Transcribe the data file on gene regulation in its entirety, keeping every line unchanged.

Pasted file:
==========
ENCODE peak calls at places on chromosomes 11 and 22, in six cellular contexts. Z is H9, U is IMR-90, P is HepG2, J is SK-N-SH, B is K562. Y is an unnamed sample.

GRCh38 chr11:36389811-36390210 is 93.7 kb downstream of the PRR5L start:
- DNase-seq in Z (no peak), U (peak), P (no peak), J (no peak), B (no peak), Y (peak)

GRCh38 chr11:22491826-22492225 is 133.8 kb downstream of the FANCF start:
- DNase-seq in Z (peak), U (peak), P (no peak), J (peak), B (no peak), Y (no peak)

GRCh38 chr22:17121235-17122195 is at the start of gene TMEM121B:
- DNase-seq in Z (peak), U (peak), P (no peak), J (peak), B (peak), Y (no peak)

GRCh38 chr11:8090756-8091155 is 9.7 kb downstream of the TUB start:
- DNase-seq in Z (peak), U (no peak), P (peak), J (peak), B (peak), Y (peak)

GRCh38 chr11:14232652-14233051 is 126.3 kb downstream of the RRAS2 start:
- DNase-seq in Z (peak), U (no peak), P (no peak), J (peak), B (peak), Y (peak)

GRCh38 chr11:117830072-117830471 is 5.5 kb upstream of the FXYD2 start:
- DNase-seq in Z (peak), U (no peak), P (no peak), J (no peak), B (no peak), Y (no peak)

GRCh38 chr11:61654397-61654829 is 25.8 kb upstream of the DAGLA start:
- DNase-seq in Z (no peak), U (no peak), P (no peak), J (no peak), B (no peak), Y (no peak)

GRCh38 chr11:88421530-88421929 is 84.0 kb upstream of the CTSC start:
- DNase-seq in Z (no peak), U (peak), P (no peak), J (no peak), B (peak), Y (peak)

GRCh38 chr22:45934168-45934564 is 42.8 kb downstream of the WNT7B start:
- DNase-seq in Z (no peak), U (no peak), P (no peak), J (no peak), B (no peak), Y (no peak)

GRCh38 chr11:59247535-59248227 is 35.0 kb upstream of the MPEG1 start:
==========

ENCODE peak calls at places on chromosomes 11 and 22, in six cellular contexts. Z is H9, U is IMR-90, P is HepG2, J is SK-N-SH, B is K562. Y is an unnamed sample.

GRCh38 chr11:36389811-36390210 is 93.7 kb downstream of the PRR5L start:
- DNase-seq in Z (no peak), U (peak), P (no peak), J (no peak), B (no peak), Y (peak)

GRCh38 chr11:22491826-22492225 is 133.8 kb downstream of the FANCF start:
- DNase-seq in Z (peak), U (peak), P (no peak), J (peak), B (no peak), Y (no peak)

GRCh38 chr22:17121235-17122195 is at the start of gene TMEM121B:
- DNase-seq in Z (peak), U (peak), P (no peak), J (peak), B (peak), Y (no peak)

GRCh38 chr11:8090756-8091155 is 9.7 kb downstream of the TUB start:
- DNase-seq in Z (peak), U (no peak), P (peak), J (peak), B (peak), Y (peak)

GRCh38 chr11:14232652-14233051 is 126.3 kb downstream of the RRAS2 start:
- DNase-seq in Z (peak), U (no peak), P (no peak), J (peak), B (peak), Y (peak)

GRCh38 chr11:117830072-117830471 is 5.5 kb upstream of the FXYD2 start:
- DNase-seq in Z (peak), U (no peak), P (no peak), J (no peak), B (no peak), Y (no peak)

GRCh38 chr11:61654397-61654829 is 25.8 kb upstream of the DAGLA start:
- DNase-seq in Z (no peak), U (no peak), P (no peak), J (no peak), B (no peak), Y (no peak)

GRCh38 chr11:88421530-88421929 is 84.0 kb upstream of the CTSC start:
- DNase-seq in Z (no peak), U (peak), P (no peak), J (no peak), B (peak), Y (peak)

GRCh38 chr22:45934168-45934564 is 42.8 kb downstream of the WNT7B start:
- DNase-seq in Z (no peak), U (no peak), P (no peak), J (no peak), B (no peak), Y (no peak)

GRCh38 chr11:59247535-59248227 is 35.0 kb upstream of the MPEG1 start: